Diner en Blanc Philadelphia 2014. Photo by Johanna Austin
Whether you’re a Diner en Blanc devotee or devoted to hating on it, the preview party Tuesday night at Reading Terminal Market
will give you a peek at what all the fuss is about. Mostly, the fuss is about exclusivity, with a side of spectacle: Diner en Blanc, started in Paris in 1988, is an invite-only pop-up dinner party with thousands of paying guests, clad in all white, converging on a public space.
Philly’s first, five years ago, was at Logan Circle; last summer’s location at the Navy Yard was not as well received by attendees, but businesses seemed to prefer it to 2014, when several blocks of Broad Street in Center City were shut down.
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The Reading Terminal Market, already a crossroads for Philadelphians of all stripes, will serve as a bridge between the city’s ethnic communities through a Knight Cities Challenge-winning series of cooking classes. Photo | Fletcher6 from Wikimedia Commons, licensed under CC-BY-SA-3.0
The John S. and James L. Knight Foundation announced the winners of the 2016 Knight Cities Challenge April 12, and this year’s 37 winners include four projects from Philadelphia.
The foundation received more than 4,500 answers to the question it posed: “What’s your best idea to make cities more successful?” The 37 winning ideas will each get a share of $5 million in grant money distributed through the challenge. All of them aim at helping cities attract and keep talented people, expand economic opportunities and create a culture of civic engagement. Read more »
We rank all of the cheesesteaks at the Reading Terminal Market
Back when Rick’s Steaks had a stand at the Reading Terminal Market it was the only place inside the market to get a cheesesteak. But without an exclusive vendor, you can now get cheesesteaks at seven locations inside the market, eight if you include the pork cheesesteak at Wursthaus Schmitz. So with this explosion of cheesesteak options, Team Foobooz sets out to find the best cheesesteak at the Reading Terminal Market.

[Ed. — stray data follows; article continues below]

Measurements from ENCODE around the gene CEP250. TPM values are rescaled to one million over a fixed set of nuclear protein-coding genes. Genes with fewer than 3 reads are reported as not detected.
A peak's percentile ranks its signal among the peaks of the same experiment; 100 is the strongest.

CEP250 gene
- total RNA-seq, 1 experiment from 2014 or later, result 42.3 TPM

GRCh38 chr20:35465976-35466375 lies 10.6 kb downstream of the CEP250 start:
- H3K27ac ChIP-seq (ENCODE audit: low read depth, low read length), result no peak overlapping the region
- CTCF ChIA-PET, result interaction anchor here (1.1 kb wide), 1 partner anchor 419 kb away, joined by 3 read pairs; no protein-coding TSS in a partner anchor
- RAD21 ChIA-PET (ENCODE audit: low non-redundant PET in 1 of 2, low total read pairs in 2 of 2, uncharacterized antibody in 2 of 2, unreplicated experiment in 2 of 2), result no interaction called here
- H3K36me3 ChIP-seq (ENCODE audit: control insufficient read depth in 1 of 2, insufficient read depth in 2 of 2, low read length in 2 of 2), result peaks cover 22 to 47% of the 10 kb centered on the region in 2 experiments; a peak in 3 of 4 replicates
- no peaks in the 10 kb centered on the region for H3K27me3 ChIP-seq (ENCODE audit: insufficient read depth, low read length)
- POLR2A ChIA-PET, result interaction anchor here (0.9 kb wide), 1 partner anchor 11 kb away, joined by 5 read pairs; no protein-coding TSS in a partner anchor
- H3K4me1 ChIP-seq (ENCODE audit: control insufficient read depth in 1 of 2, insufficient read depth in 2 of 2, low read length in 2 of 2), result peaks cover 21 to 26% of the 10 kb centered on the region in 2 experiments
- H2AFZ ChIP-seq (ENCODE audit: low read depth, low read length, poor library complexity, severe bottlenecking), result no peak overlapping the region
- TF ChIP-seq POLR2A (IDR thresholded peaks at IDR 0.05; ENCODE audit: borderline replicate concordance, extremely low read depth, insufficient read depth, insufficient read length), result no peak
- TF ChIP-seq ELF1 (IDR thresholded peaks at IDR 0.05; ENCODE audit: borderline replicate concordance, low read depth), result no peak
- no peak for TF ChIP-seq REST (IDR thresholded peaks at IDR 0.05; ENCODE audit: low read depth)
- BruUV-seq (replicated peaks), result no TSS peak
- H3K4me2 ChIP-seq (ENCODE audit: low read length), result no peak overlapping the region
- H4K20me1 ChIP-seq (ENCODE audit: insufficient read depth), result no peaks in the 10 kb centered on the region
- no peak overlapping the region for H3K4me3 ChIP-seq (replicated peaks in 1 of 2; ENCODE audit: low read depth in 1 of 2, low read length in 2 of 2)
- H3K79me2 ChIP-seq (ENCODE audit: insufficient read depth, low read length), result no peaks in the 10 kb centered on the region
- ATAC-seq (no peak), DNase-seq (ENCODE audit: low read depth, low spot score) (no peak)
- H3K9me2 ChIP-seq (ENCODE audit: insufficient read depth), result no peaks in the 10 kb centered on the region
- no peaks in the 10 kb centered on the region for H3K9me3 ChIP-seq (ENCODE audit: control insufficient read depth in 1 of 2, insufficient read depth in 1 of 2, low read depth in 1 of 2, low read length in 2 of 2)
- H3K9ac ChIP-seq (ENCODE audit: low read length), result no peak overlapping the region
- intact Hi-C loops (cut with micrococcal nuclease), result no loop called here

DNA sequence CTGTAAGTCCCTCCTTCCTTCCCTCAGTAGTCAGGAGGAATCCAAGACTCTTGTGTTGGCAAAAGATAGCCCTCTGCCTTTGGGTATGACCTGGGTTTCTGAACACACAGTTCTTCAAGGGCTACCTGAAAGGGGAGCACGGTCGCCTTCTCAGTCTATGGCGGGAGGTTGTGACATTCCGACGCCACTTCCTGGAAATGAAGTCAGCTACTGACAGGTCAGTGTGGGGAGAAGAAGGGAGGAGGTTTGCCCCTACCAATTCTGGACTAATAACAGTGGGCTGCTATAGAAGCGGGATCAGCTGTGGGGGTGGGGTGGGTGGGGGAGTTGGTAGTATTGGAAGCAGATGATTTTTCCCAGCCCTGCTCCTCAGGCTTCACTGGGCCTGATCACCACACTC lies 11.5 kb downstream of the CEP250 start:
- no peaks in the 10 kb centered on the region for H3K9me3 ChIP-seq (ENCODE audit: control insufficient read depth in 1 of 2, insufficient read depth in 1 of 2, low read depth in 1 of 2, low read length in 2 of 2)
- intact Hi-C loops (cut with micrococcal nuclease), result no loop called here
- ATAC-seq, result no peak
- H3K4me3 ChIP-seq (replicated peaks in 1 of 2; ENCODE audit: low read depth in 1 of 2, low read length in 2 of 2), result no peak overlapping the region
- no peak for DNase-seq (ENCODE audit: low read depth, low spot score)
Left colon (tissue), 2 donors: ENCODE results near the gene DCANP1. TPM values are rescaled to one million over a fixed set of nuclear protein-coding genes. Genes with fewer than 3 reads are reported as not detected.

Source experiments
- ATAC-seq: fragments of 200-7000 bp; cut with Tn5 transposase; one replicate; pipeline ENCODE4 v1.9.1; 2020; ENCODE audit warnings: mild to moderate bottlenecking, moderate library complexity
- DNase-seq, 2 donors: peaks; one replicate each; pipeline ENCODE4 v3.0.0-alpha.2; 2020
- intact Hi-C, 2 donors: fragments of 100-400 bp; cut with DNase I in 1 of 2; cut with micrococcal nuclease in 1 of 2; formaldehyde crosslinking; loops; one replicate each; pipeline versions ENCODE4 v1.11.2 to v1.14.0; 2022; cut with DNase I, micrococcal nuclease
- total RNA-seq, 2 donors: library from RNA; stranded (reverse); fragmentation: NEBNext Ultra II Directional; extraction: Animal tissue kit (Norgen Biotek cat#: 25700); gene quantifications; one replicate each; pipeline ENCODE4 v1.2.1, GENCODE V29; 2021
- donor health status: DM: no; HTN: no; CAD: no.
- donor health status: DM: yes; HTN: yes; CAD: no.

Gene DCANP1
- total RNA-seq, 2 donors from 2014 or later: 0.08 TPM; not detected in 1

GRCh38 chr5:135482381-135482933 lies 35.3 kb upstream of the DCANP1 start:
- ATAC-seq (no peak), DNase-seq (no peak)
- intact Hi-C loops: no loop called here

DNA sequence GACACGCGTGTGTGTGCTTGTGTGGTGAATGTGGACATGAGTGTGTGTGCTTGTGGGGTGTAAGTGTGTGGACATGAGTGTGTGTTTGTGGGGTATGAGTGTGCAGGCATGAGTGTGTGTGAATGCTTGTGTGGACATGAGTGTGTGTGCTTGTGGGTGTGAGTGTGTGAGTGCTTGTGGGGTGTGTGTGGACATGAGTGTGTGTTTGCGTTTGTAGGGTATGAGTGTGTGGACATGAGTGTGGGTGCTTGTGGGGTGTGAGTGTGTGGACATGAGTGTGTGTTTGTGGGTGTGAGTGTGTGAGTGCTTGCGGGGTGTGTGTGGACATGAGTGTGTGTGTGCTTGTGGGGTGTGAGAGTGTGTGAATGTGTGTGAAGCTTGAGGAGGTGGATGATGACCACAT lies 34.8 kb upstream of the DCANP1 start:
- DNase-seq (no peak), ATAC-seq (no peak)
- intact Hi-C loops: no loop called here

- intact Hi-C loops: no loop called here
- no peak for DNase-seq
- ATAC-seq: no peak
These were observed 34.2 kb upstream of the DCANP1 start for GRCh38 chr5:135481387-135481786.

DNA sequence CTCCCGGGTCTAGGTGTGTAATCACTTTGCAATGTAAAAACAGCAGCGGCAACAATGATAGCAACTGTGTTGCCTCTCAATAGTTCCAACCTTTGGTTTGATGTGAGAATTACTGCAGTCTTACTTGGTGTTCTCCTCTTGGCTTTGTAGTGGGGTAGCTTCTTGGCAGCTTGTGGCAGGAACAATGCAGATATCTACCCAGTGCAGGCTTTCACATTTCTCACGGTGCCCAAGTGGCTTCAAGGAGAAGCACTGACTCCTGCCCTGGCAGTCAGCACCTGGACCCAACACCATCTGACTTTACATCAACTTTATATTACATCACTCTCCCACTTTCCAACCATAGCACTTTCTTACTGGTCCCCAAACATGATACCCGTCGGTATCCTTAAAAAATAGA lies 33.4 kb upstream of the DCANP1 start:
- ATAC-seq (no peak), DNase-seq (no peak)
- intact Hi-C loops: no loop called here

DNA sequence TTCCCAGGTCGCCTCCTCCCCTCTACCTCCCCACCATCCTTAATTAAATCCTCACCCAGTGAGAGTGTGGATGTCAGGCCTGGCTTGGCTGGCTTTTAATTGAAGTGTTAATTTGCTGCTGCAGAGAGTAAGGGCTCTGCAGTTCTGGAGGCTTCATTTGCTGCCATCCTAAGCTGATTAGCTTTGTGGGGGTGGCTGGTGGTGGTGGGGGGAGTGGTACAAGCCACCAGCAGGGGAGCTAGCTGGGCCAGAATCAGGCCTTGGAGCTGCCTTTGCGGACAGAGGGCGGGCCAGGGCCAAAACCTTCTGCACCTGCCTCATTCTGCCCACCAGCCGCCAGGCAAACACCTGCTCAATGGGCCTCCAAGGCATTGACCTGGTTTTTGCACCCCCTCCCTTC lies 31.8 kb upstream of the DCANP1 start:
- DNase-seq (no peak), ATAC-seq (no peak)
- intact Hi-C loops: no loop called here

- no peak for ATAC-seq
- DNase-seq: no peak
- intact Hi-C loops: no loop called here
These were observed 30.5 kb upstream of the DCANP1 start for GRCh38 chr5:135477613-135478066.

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Former Mezze will become Condiment | G. Widman for Visit Philadelphia
For how often they are used, we don’t give condiments as much attention as they deserve. Salad isn’t complete without dressing, it’s not turkey without gravy, and what’s tuna salad without mayonnaise?
Elizabeth Halen, who runs Flying Monkey Bakery at Reading Terminal Market, is all about condiments, which is why she’s opening a new shop at the market—Condiment. Condiment is an innovative business that will offer customizable foods like freshly-churned butter with over a dozen add-in options including garlic, dill, red pepper, cinnamon, and honey, and whipped-to-order mayonnaise that can be customized into various flavors. They’ll also offer their own ketchup, mustard, salad dressings, hummus, and gravy, among plenty of other condiments, like dessert sauces including their own hot fudge, chocolate syrup, and marshmallow sauce.